Furor over three proposed plans that the San Francisco Recreation and Parks Commission is considering for the Palace of Fine Arts has grown since the plans were made public last Thursday, as evidenced by the fast-spreading popularity of an online petition asking the city to decline all three proposals.
The petition on change.org demands that the commission keep the Palace of Fine Arts as a "multi-Cultural Arts/Education Center." Created Sunday, it has garnered nearly 10,000 signatures in two days and has just as many comments.
"I'm signing this because I believe culturally and historically significant landmarks should NOT be sold to the highest bidder for the sole pleasure of the wealthy elite," petition supporter Alicia Kat Vancil wrote. "The fact that you are even considering it is an unbelievable insult to the citizens of the Bay Area and the creators of these beautiful PUBLIC establishments."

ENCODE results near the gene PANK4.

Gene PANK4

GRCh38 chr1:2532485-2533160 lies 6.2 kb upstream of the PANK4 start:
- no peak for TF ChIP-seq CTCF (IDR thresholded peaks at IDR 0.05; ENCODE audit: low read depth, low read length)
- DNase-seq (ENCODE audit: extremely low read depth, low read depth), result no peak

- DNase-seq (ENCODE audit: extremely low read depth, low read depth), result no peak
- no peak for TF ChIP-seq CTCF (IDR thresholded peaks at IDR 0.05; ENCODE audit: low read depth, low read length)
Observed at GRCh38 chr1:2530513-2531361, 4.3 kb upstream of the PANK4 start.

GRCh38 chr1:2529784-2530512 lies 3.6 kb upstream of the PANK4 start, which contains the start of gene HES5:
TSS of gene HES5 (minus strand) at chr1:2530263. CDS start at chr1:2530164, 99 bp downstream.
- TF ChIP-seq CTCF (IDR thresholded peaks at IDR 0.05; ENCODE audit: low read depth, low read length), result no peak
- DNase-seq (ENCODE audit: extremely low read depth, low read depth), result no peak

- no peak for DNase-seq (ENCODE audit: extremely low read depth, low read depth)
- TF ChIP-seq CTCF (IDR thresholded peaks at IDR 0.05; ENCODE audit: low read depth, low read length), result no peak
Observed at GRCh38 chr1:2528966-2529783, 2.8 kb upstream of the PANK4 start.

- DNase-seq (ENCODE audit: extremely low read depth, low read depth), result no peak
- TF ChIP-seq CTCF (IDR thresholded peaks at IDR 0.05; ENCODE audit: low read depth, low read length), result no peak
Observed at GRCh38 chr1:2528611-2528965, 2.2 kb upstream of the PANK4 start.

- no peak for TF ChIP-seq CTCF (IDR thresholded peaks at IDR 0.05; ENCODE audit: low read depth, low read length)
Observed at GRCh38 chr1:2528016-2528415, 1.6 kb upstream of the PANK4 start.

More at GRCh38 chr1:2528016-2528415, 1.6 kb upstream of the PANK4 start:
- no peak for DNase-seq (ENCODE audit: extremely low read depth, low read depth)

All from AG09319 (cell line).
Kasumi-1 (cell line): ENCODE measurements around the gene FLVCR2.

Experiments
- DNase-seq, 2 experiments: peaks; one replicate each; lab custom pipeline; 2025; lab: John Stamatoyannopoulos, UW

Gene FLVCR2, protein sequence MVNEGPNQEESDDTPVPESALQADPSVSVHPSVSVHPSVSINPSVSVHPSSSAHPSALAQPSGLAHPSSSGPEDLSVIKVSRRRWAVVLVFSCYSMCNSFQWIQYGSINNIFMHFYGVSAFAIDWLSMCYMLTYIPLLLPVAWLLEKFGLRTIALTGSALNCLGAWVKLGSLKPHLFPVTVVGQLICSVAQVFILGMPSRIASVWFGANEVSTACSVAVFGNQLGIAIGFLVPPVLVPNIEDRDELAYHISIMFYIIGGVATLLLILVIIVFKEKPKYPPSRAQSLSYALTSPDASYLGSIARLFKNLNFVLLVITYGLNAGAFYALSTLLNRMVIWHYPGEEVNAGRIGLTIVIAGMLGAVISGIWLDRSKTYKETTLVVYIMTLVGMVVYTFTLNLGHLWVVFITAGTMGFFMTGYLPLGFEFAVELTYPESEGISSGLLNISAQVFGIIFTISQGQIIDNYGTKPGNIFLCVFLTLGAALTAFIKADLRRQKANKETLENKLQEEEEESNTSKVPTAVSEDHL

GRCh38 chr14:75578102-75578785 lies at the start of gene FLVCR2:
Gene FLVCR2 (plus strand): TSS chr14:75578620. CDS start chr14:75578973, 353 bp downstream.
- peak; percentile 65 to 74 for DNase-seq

In a public meeting held last week, the commission revealed that it was considering two proposals that would turn the century-old landmark theater into a hotel, while the third would convert it into a restaurant and museum. The winning proposal would sign a 55-year-lease with the building, which was originally constructed as part of the 1915 Panama-Pacific Exposition.
"None of those proposals preserve the site as the important cultural/educational center San Franciscans have known it to be, nor do they keep it a community space that is open and available to ALL people," the petition states. "Once again, our officials are preparing to sell out from under us another piece of San Francisco heritage, a heritage that belongs solely to the citizens of this City and to those who share a love for it."
To learn more, please read our coverage of last week's meeting.
Funding for KQED Arts is provided by The William and Flora Hewlett Foundation.
Support is also provided by Yogen and Peggy Dalal, Diane B. Wilsey, the Kenneth Rainin Foundation, the John S. and James L. Knight Foundation, Helen Sarah Steyer, the William and Gretchen Kimball Fund, and the members of KQED